Dec 13, 2013
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how about the artifacts leftover by the a to d conversion? how much "smoothing" would be done by the a/d chip? how would the clock rate of the chip affect the random numbers produced?

8. ErnieM AAC Fanatic!

Apr 24, 2011
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If I was going to attempt this I would indeed connect the pin to a very very long trace (not connected to anything else) to insure lots and lots of floating around.

If I had an AC source anywhere connecting it to there (perhaps to the input of a linear regulator) would insure something random, in the lower order bits anyway.

Proper scaling and level shifting could produce a decent random number, though not truly random as the numbers bunch together at the peaks.

9. Sensacell Well-Known Member

Jun 19, 2012
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I'll bet an unconnected input would spend most of it's time stuck at the rails, unless some form of bias was established. (compromising the randomness)

10. THE_RB AAC Fanatic!

Feb 11, 2008
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They commonly use noise from a voltage noise source like a reversed diode junction, often the B-E junction of a transistor.

One of the problems with that is the noise is very low power and can easily be swamped by repetitive noise of a higher power level like nearby radiated fields etc.

My system here;
http://www.romanblack.com/HardRNG/HardRNG1.htm (thanks djsfantasi) gets around the low-power swamping by using a very low source impedance for the noise AND using TIME based source data and TIME based measuement, not amplitude based. It's good, but it's slow.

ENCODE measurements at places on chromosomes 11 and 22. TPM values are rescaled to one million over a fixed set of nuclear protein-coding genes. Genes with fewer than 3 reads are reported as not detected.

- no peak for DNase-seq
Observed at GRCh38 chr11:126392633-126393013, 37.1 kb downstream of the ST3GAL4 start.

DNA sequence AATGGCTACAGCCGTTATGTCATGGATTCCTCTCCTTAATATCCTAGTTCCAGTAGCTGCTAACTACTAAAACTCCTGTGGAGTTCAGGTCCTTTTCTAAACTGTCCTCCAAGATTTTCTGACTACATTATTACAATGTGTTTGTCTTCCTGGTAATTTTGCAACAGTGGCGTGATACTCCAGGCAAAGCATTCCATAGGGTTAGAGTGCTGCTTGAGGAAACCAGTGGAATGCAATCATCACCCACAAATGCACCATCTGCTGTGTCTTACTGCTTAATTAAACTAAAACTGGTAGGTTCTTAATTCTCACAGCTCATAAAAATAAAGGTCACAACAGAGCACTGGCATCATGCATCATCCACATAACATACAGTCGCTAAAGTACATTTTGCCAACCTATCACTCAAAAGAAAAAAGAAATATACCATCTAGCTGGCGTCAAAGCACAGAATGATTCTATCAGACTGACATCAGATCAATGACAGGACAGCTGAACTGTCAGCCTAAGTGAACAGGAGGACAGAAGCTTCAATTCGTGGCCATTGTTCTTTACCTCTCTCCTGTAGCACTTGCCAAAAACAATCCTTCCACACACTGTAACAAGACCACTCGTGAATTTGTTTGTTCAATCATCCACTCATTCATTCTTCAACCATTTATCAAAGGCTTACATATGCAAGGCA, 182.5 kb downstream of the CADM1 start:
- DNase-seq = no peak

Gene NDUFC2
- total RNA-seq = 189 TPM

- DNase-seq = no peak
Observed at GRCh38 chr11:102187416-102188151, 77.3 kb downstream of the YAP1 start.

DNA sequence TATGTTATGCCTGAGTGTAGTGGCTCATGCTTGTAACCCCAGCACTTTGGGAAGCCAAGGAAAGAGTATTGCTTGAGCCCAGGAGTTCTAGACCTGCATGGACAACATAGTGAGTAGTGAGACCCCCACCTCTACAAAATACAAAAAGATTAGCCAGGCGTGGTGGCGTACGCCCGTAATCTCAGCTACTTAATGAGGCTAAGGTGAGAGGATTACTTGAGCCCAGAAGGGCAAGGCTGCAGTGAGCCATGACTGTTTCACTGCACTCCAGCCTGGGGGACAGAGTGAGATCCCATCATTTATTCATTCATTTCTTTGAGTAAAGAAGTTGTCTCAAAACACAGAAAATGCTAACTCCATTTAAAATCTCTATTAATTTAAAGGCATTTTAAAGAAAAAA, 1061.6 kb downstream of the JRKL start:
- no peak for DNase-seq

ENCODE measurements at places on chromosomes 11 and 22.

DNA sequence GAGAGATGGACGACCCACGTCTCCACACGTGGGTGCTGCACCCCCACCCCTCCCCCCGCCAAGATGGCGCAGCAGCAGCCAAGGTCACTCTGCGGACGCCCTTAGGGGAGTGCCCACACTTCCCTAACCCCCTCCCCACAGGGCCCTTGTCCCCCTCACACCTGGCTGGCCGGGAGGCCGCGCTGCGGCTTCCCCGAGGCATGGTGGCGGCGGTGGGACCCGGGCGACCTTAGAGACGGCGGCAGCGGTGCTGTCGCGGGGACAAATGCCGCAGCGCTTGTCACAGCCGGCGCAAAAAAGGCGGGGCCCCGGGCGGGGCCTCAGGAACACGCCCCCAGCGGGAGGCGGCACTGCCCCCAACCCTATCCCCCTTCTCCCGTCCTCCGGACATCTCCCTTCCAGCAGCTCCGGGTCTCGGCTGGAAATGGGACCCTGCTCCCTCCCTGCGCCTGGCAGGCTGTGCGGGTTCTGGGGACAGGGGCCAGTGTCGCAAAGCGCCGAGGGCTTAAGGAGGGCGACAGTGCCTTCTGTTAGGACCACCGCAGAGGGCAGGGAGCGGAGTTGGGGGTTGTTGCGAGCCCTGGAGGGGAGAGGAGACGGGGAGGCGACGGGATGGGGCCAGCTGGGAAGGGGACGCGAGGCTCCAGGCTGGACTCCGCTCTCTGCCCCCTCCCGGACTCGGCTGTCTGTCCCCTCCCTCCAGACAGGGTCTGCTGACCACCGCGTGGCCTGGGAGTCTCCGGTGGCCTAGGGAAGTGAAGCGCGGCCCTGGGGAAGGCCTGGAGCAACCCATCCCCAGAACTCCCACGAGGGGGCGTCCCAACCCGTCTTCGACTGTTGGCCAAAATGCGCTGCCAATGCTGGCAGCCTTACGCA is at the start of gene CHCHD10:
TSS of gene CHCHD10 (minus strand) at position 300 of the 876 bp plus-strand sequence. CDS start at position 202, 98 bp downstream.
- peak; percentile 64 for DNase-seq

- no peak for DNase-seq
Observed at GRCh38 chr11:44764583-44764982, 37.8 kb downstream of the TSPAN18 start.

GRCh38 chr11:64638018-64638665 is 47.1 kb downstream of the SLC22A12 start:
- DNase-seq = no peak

11. Veracohr Well-Known Member

Jan 3, 2011
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Unless it were a 1-bit ADC, you would get a binary value of a random voltage level, not random individual bits. The bits in each sample would not be random, only the samples from one to the next would be random levels. I suppose you could then have the software pick a single bit out of each sample to use for a string of random bits.

12. djsfantasi AAC Fanatic!

Apr 11, 2010
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I mentioned this because it is a recommended method to seed the random() function on the Arduino site.

I've used it in programming.

13. Lestraveled Well-Known Member

May 19, 2014
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Digitally generated random number generators are not random. Patterns begin to emerge when you process large samples from them. There is a technique called coherent integration where you can see signals that are below the noise floor, but the noise must be Gaussian (totally random).